Ambassador James Cunningham signs Bilateral Security Agreement pledging 'our mutual commitment to maintain and strengthen the enduring partnership'.
A new Bilateral Security Agreement between Washington and Afghanistan was signed Tuesday, allowing some U.S. troops to remain there beyond 2014.
Afghanistan inaugurated its first new president in a decade on Monday, swearing in Ashraf Ghani who pledged a "new chapter" in foreign relations.
Ashraf Ghani and Abdullah Abdullah, who have been at odds since a disputed presidential election, will split power under a deal, sources said.
The Secretary of State has met with Afghan leaders, including outgoing President Hamid Karzai, to help the presidential elections to move forward.
Kerry will press for a thorough review "of all reasonable allegations of fraud," which would entail doing significant additional audits.
The White House said Obama told both candidates that the U.S. expects fraud allegations to be thoroughly reviewed.
Ashraf Ghani has ruled out sharing power with his rival, Abdullah Abdullah, quashing hopes for a deal to defuse tensions that have threatened to split Afghanistan along ethnic lines.
Former Foreign Minister and candidate Abdullah Abdullah has accused electoral officials and others of trying to rig the June 14 vote against him.
A blast killed 11 people in Afghanistan, including four election workers. The Taliban cut off nearly a dozen people's fingers to punish them for voting.
As most foreign troops leave by the end of 2014, whoever takes over from President Hamid Karzai will inherit a troubled country.
"President Karzai followed the line in the past few years especially which [was] very much anti-American and anti-international community."
It was the first such attack during the election campaign, which has entered a runoff between Abdullah and ex-Finance Minister Ashraf Ghani Ahmadzai.
Afghanistan's former Foreign Minister Abdullah Abdullah won more votes than his rivals, but not enough to avoid a runoff.
Ex-minister Abdullah Abdullah leads the presidential race, but with only half the votes counted, he does not look to have won outright.
Initial election results put Afghan opposition figure Abdullah Abdullah in the lead on Sunday.
"Election fraud did take place and it might not have been a small amount," the head of Afghanistan's Independent Election Complaints Commission says.
Inside Tolo News, young, educated Afghans bring hope and optimism to nation's future.
Lotfullah Najafizada, news director at Afghanistan's Tolo News, says the past decade was not one of war for his generation, but one of peace.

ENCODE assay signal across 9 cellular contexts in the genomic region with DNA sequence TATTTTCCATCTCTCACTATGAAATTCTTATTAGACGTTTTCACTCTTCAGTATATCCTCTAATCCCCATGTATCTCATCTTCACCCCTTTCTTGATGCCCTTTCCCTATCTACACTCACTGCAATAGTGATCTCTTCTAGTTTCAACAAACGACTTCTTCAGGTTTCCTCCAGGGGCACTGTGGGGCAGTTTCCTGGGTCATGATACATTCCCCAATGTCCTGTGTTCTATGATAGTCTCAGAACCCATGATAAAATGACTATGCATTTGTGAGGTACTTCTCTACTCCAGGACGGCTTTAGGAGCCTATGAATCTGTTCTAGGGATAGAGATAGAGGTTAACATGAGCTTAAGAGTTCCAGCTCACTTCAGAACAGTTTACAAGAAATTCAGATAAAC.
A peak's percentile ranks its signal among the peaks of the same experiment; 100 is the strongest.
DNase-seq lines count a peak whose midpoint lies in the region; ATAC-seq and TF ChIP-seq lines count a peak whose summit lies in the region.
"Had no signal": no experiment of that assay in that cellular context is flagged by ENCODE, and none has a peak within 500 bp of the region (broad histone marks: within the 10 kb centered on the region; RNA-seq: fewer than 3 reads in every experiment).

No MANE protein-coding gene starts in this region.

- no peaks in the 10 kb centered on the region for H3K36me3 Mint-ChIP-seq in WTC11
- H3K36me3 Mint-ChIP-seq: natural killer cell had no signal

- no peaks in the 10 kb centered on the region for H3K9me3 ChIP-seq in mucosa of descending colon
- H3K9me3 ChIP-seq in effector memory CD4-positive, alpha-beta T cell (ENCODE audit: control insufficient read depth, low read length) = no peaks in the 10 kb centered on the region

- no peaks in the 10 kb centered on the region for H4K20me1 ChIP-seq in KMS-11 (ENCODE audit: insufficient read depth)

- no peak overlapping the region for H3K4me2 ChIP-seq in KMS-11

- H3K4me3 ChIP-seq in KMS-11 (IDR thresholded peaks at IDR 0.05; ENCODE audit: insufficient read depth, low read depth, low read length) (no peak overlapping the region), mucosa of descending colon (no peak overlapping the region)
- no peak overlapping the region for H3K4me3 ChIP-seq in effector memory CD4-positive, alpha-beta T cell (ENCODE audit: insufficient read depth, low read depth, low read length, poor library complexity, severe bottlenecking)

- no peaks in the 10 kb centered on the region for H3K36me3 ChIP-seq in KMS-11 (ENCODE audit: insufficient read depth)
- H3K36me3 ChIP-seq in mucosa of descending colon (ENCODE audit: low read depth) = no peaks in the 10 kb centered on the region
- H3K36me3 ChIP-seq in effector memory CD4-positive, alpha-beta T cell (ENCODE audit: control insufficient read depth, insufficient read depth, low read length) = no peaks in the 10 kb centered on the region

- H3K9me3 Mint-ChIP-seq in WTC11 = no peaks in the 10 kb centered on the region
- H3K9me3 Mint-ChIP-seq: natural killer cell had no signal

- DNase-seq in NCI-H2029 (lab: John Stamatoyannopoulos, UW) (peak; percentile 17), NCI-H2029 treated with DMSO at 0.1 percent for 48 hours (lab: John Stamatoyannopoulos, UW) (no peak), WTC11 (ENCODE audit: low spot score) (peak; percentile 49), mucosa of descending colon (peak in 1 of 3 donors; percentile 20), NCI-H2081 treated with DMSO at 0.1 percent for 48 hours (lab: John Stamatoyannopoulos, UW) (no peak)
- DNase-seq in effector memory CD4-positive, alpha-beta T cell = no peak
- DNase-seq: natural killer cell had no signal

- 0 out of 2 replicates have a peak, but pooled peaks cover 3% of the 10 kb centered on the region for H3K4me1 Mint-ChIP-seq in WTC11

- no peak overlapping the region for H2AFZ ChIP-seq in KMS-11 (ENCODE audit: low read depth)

A roadside bomb killed two Afghan election workers and destroyed dozens of ballot papers in northern Afghanistan on Sunday.
Afghan voters lined up for blocks at polling stations nationwide on Saturday despite threats of violence by the Taliban.
NBC's Richard Engel says that both men, and women, appear to be turning out in large numbers to vote, despite threats by the Taliban to disrupt the polls.
Thirteen years after a U.S. invasion toppled the Taliban, some Afghans harbor doubts and fears about casting a ballot in the country's third election.
There were scattered reports of violence aimed at polling stations and voters across the country.
Friday’s attack on the reporters from the AP casts many doubts on the Afghan security forces. if they can’t be trusted, this country could have a rocky future.
German photographer Anja Niedringhaus spoke with ZDF about her war photography during an exhibition of her work in Berlin 2011
Afghanistan embarks Saturday on its first democratic transition of power.
Afghanistan heads into its first democratic transition of power amid tight security after a series of militant attacks in the heart of the country’s capital.
Richard Engel anchors a live webcast from Kabul.
How the elections go will determine, in part, whether America’s 13-year intervention in Afghanistan has been a success or failure.
"Afghanistan will become the center of terrorism again within one month" of a full U.S. troop withdrawal, according to a contender to replace Hamid Karzai.
The shooting comes ahead of presidential elections on Saturday and a spike in violence against journalists in the country.
The Taliban claims responsibility and warns of more violence ahead of Saturday's presidential elections.
A recent spree of violent attacks left a 2-year-old boy orphaned and fighting for his life in Kabul.
Kabul has become more violent, as insurgents have increased attacks and more frequently targeted foreigners and Afghanistan’s elite.
Afghanistan will vote on April 5 to choose a successor to President Hamid Karzai and to decide the make-up of 34 provincial councils.
NBC's Richard Engel explains how attacks in the run-up to Afghanistan presidential elections are giving both the Taliban and the government opportunities to show they are in control.
Militants were fighting government forces who had surrounded the election commission building and a neighboring one where the attackers had holed up.
Explosions and gunfire are heard as Afghan forces surround the election commission headquarters, which were under Taliban attack.
The building comes under heavy rocket and machine-gun fire from militants, who claim to have entered compound.
Supporters of Afghan presidential candidate Abdullah Abdullah attend an election rally in Mazar-I-Shariff, northern Afghanistan on Friday.
Despite decades of conflict in Afghanistan, the country's capital Kabul is home to a vibrant youth scene of musicians, artists, athletes and activists.
Polished politicians are standing alongside notorious ex-jihadist warlords in Afghanistan's first democratic transfer of power on Saturday.